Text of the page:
A study of the function of tense and aspect in Korean narrative discourse

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dc.contributor.advisor Riddle, Elizabeth M. en_US
dc.contributor.author Chong, Hi-Ja en_US
dc.date.accessioned 2011-06-03T19:24:11Z
dc.date.available 2011-06-03T19:24:11Z
dc.date.created 1987 en_US
dc.date.issued 1987
dc.identifier LD2489.Z68 1987 .C4 en_US
dc.identifier.uri http://cardinalscholar.bsu.edu/handle/handle/175526
dc.description.abstract In recent discourse-oriented studies of grammar, it has been claimed that the information structure of discourse is composed of two levels, foreground and background, and that linguistic categories such as tense and aspect have as their functions the sorting of information into these two levels. However, this study of Korean narrative finds that Korean tense and aspect distinguish not between foreground and background, but between ordinary and significant information within foreground and background. It was found that a total of five levels of information are signalled by the choice of tense and aspect in Korean narrative: ordinary background information, significant background information, ordinary mainline events, significant mainline events, and peak.Ordinary background information is indicated by the imperfective aspects (progressive, resultative, continuative, iterative, and inchoative) with the past tense. Significant background information is indicated by either the progressive the resultative with the historical present tense. The completive or inceptive aspects, both of which are perfective, combine with the past tense to mark ordinary mainline events. These shift to the progressive or resultative with the historical present to indicate significant mainline events. Peak is indicated by the completive aspect as well as tense-shift and other stylistic and linguistic devices such as onomatopoeia, concentration of participants, change of the normal pace of the story, or change from narration to dialogue. Tense and aspect are thus interrelated in signalling function and degree of significance of information.This study demonstrated two major points. First, Korean distinguishes five levels of information in narrative discourse. Second, these are differentiated by the choice of tense and aspect, among other devices. Two methodological consequences are that linguistic categories such as tense and aspect may be fully analyzed only in a discourse-based study and that mode of discourse cannot be analyzed without reference to tense and aspect. en_US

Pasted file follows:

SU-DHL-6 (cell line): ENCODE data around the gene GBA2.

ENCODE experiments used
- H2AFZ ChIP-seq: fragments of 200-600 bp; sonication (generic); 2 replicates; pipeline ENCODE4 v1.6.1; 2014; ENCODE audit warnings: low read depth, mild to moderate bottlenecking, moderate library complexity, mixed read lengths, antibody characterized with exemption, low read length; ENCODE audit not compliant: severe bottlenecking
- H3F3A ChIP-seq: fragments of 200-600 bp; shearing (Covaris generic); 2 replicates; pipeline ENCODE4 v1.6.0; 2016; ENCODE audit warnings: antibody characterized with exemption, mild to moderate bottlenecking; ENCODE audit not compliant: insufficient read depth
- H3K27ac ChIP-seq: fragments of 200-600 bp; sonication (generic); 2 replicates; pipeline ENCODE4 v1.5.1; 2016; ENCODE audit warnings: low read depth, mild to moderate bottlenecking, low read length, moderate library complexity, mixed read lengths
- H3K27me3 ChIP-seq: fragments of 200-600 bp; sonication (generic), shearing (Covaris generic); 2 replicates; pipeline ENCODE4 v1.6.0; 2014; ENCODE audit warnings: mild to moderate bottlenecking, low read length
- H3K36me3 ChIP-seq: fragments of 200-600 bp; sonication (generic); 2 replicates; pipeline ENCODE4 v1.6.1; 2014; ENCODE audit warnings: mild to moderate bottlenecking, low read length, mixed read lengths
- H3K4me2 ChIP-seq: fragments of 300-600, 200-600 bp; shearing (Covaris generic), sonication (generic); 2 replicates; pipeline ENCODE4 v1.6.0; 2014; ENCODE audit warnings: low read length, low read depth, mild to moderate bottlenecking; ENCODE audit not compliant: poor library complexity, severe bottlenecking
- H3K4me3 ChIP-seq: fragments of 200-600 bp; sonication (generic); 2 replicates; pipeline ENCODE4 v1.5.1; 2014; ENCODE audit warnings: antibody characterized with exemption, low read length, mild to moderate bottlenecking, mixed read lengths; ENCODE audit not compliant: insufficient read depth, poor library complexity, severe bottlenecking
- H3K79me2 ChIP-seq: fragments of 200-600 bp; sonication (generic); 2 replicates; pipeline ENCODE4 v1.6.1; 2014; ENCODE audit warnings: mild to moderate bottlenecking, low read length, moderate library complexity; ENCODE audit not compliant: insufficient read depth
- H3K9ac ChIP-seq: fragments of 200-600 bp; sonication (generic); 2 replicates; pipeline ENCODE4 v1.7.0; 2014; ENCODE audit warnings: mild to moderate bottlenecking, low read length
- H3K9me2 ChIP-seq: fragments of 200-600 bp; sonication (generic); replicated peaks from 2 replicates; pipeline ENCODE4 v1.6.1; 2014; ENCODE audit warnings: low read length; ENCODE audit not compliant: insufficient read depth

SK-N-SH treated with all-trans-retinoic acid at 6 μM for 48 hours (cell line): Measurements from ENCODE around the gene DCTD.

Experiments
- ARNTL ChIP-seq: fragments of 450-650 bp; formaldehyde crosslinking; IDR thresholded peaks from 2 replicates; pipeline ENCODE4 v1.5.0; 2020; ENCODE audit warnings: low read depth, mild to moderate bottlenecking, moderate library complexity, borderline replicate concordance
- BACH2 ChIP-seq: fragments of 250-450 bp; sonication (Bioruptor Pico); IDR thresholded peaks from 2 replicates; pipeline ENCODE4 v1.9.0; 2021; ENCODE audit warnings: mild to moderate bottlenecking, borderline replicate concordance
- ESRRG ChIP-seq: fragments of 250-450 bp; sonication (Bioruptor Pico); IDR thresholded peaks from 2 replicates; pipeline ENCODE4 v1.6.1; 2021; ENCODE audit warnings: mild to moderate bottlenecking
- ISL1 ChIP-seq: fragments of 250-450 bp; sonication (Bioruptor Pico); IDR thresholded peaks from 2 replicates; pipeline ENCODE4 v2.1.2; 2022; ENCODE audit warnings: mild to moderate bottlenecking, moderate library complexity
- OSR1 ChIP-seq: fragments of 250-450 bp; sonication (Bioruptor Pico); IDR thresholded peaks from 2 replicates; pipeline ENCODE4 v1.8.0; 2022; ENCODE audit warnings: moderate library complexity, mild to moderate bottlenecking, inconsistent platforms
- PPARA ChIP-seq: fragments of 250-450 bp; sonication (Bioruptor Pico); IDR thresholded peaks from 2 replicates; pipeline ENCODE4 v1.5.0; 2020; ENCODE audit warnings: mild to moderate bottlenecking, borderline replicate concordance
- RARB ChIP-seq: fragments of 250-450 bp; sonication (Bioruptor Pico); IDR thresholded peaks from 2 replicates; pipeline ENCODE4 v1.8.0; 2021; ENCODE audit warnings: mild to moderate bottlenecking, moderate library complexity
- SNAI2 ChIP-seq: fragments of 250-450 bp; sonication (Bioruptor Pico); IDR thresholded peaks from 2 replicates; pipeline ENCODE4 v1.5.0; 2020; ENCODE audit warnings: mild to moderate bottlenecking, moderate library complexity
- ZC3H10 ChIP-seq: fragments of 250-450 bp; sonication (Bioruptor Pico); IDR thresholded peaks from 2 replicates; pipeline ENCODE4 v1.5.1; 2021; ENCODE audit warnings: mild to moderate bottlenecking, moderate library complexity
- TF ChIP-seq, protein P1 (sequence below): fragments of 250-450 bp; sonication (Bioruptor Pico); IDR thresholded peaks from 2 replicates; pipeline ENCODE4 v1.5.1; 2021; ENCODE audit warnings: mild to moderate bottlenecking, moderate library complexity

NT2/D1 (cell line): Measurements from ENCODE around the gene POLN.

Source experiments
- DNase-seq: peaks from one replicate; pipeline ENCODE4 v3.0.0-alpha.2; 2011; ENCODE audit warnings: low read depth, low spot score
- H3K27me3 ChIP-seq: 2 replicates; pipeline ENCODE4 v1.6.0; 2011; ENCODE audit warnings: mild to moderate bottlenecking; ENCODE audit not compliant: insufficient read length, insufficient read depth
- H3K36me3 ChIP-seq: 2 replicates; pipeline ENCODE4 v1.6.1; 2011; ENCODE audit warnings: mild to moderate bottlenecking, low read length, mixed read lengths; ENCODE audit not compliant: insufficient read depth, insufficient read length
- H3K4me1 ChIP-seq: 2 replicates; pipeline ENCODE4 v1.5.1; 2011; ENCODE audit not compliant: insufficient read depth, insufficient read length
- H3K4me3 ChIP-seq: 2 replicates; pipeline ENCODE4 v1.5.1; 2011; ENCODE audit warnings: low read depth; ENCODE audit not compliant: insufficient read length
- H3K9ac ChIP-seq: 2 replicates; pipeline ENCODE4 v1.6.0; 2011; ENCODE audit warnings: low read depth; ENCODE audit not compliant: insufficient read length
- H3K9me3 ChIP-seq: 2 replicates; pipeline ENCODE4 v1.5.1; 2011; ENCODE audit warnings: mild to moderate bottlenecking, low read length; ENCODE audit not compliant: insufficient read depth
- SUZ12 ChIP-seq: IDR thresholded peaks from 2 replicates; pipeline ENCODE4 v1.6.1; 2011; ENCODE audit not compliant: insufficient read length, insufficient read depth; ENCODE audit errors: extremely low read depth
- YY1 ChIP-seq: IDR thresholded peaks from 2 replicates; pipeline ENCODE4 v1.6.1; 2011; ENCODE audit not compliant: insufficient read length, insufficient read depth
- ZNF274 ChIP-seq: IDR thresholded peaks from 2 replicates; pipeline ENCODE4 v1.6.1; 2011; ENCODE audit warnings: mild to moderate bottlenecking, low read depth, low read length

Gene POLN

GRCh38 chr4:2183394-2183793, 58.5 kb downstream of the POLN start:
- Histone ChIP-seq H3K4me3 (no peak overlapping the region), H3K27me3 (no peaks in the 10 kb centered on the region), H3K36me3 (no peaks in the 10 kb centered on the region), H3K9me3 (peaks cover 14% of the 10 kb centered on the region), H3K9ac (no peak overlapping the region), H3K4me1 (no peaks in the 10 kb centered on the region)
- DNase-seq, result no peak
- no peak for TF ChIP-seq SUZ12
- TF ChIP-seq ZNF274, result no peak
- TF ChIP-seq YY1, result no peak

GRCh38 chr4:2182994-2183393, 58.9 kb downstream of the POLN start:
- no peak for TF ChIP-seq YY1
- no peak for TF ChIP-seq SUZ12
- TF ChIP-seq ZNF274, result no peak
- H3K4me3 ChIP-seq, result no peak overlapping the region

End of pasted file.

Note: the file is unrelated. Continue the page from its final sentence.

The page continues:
dc.format.extent 3, iv, 265 leaves ; 28 cm. en_US
dc.source Virtual Press en_US
dc.subject.lcsh Korean language -- Discourse analysis. en_US
dc.subject.lcsh Korean language -- Tense. en_US
dc.subject.lcsh Korean language -- Aspect. en_US
dc.title A study of the function of tense and aspect in Korean narrative discourse en_US
dc.description.degree Thesis (Ph. D.) en_US
dc.identifier.cardcat-url http://liblink.bsu.edu/catkey/515721 en_US

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  • Doctoral Dissertations [3248]
    Doctoral dissertations submitted to the Graduate School by Ball State University doctoral candidates in partial fulfillment of degree requirements.

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